The donation was made near the end of February by Armin and Rita Mueller, owners of Canadian Rangeland Bison and Elk.
The $4 million donation to Lakeland College will allow the college to buy land and establish a bison herd. This will help strengthen Lakeland’s two year animal science technology program at the Vermilion campus. It will also provide more student managed learning opportunities for those in the program’s livestock major.
Creating this bison herd will make Lakeland the only post-secondary institution in Canada where students, with mentorship from faculty, can manage commercial0sized bison, beef, crop, sheep and dairy enterprises.
Lakeland will also be able to take part in bison research projects with oganizations such as the Canadian Bison Association, along with other post-secondary institutions and industry partners.
“We’re honoured that Armin and Rita have chosen to support Lakeland College and our students with this donation to Leading. Learning. The Lakeland Campaign. It’s the largest single gift Lakeland has ever received,” said Dr. Alice Wainwright-Stewart. “I admire Armin’s passion for the bison industry and dedication to sustainable agricultural practices. I know Lakeland and our students will benefit from this visionary investment for years to come.”
The Muellers are originally from Switzerland and have lived near Bentley, AB for 40 years now, running a successful dairy for 20 years before transitioning into the bison industry in 2000.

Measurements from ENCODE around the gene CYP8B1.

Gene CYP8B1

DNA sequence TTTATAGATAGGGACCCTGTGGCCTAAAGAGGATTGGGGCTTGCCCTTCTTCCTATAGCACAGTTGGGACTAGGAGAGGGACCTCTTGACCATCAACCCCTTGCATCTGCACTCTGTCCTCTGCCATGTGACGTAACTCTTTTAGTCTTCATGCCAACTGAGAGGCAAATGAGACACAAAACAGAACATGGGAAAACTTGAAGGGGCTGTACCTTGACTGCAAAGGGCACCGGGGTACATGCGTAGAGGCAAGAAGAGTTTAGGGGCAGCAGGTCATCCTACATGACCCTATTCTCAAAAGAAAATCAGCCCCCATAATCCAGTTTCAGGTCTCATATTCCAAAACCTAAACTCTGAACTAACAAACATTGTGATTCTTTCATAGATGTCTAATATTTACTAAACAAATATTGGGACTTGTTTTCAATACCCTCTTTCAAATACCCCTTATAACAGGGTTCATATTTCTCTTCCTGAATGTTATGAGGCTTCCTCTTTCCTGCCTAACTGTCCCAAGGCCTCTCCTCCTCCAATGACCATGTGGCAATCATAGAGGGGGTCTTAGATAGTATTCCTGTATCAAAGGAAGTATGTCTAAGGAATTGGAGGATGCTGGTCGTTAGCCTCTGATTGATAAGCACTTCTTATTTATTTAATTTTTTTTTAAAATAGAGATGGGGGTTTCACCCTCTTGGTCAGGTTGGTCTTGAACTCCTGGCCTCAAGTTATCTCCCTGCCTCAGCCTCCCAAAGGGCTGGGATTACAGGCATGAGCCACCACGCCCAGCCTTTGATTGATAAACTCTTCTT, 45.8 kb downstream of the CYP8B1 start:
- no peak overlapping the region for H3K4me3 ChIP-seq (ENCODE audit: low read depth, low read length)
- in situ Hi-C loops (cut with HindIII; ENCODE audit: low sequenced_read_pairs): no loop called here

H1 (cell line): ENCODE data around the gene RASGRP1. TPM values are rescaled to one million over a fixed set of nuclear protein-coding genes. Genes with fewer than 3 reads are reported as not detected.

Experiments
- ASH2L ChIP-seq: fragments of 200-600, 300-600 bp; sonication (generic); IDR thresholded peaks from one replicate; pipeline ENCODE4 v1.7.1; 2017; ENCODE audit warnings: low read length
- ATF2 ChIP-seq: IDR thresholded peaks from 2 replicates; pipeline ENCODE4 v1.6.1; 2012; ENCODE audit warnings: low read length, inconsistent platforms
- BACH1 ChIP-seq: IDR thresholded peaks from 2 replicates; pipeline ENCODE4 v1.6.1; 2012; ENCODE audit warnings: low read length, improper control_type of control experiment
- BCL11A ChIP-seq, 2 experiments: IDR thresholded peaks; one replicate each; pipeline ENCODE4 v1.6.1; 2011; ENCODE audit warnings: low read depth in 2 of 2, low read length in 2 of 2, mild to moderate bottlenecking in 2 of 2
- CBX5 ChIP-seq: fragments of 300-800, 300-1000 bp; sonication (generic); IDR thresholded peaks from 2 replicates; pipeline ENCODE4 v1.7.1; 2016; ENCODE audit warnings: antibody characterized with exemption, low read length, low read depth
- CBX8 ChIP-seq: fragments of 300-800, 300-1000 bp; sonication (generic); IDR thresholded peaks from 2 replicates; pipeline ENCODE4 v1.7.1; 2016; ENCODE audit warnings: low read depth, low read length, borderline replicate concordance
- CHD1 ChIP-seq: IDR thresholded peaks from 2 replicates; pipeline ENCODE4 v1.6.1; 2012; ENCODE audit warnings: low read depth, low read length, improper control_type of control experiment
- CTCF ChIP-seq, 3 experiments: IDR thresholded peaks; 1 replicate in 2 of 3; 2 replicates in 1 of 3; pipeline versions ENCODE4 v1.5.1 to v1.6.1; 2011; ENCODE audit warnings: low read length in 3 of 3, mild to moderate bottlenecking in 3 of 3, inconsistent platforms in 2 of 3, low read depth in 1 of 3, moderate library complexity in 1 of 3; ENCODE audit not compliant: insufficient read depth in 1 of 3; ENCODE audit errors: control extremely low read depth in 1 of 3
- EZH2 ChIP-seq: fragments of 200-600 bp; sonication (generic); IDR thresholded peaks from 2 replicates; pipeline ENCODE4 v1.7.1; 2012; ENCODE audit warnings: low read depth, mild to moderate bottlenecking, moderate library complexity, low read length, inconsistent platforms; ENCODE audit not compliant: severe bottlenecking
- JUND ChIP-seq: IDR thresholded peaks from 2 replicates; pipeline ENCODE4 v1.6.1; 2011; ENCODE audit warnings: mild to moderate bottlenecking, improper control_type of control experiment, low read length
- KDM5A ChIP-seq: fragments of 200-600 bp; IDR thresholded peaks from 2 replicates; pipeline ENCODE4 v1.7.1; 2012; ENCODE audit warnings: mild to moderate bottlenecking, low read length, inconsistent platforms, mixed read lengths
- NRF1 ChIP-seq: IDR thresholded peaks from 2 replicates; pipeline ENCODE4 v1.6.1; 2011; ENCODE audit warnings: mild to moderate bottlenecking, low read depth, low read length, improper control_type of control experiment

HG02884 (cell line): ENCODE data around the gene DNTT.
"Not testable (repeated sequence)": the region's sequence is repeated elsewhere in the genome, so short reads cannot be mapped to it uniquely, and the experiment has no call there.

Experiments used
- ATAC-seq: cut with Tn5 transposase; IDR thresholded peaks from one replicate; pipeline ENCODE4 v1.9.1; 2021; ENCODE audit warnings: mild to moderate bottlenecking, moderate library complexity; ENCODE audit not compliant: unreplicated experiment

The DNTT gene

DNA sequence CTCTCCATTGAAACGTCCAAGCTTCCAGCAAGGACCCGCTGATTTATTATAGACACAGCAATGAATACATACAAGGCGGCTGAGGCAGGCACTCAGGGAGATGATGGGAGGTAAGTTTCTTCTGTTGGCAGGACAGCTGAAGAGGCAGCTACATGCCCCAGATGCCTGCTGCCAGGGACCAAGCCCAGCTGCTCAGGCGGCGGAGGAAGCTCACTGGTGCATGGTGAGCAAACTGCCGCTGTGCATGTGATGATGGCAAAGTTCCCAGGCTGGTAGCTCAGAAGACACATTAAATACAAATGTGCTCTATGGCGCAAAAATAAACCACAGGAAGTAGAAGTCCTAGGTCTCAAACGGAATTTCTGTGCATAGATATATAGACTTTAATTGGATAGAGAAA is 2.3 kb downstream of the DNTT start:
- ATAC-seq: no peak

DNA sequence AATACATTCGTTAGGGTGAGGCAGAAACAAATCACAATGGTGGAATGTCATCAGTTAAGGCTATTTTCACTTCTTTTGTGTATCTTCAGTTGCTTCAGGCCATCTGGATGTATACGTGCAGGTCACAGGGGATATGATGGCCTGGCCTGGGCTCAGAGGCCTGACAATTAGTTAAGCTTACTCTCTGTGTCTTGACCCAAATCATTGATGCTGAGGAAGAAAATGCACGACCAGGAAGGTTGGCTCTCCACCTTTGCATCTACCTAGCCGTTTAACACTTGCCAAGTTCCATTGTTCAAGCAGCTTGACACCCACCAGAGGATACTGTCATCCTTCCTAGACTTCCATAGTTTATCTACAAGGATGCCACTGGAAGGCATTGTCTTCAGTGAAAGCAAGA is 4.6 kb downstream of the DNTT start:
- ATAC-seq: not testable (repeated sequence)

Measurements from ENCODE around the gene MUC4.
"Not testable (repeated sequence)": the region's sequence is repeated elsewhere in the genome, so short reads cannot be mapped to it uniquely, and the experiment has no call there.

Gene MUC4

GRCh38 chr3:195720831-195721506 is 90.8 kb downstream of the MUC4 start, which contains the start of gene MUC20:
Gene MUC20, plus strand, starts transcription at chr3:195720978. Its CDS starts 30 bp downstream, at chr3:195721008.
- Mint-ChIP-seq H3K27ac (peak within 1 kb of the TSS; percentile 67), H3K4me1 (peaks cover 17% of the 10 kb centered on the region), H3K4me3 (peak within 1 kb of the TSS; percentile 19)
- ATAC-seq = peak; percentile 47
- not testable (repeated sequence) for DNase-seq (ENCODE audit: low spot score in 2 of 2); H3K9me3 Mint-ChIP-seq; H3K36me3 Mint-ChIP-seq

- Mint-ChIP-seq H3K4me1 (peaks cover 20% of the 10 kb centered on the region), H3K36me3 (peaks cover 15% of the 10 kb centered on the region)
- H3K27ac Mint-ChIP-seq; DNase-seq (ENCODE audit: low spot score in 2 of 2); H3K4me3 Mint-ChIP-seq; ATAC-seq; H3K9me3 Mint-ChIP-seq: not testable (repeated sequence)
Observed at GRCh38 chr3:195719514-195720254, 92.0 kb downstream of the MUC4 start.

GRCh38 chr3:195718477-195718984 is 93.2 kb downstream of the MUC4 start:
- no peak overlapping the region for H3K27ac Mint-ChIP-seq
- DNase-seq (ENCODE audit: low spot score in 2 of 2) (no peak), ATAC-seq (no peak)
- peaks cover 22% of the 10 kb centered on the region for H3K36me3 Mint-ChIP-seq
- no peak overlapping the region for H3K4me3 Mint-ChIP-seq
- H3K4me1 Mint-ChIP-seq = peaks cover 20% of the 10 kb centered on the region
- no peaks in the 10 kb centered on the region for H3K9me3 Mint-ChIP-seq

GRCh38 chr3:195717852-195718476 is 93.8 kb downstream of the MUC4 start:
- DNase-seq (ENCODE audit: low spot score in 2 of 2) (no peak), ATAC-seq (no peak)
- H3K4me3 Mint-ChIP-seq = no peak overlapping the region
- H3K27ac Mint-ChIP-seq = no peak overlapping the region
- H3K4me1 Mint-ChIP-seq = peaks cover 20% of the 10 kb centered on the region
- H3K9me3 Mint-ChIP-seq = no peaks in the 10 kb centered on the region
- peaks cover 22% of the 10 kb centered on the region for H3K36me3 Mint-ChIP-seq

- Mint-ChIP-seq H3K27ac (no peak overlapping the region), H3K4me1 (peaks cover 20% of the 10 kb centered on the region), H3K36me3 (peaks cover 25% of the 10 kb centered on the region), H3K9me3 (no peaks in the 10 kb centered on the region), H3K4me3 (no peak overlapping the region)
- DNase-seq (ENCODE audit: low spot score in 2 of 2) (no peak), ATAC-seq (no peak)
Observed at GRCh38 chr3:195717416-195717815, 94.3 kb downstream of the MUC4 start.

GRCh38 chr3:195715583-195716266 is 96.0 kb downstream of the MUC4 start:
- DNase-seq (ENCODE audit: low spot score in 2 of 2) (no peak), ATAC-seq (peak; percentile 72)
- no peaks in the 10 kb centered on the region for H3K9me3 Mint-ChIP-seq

“I’ve had a lifelong fascination with bison. I love everything about them,” said Armin. “For the students to learn more about bison and gain hands-on experience is going to be fascinating for them. It would be great if 10, 20 or 30 years down the road, we see a lot more bison in the fields again.”
The college is currently celebrating the 30th anniversary of its Student-Managed-Farm-Powered by New Holland (SMF). The donation from the Muller’s will allow the college to create a new unit to incorporate bison into the SMF model.
“During the past five years, enrolment in our animal science technology program has increased from 73 students to 163. Adding another SMF unit ensures students can be fully immersed in the management of a livestock enterprise which is key to them developing technical, business and soft skills they’ll use throughout their careers. Work-integrated learning is what makes the SMF learning model so valuable,” said Wainwright-Sterwart.
The college has already started looking for land and aims to have the bison production course available by September 2021.